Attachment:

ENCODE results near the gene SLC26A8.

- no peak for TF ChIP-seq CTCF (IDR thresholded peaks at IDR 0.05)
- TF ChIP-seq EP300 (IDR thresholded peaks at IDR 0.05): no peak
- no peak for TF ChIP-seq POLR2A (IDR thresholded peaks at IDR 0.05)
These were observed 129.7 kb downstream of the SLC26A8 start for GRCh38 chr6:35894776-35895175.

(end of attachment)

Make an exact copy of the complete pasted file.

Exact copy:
ENCODE results near the gene SLC26A8.

- no peak for TF ChIP-seq CTCF (IDR thresholded peaks at IDR 0.05)
- TF ChIP-seq EP300 (IDR thresholded peaks at IDR 0.05): no peak
- no peak for TF ChIP-seq POLR2A (IDR thresholded peaks at IDR 0.05)
These were observed 129.7 kb downstream of the SLC26A8 start for GRCh38 chr6:35894776-35895175.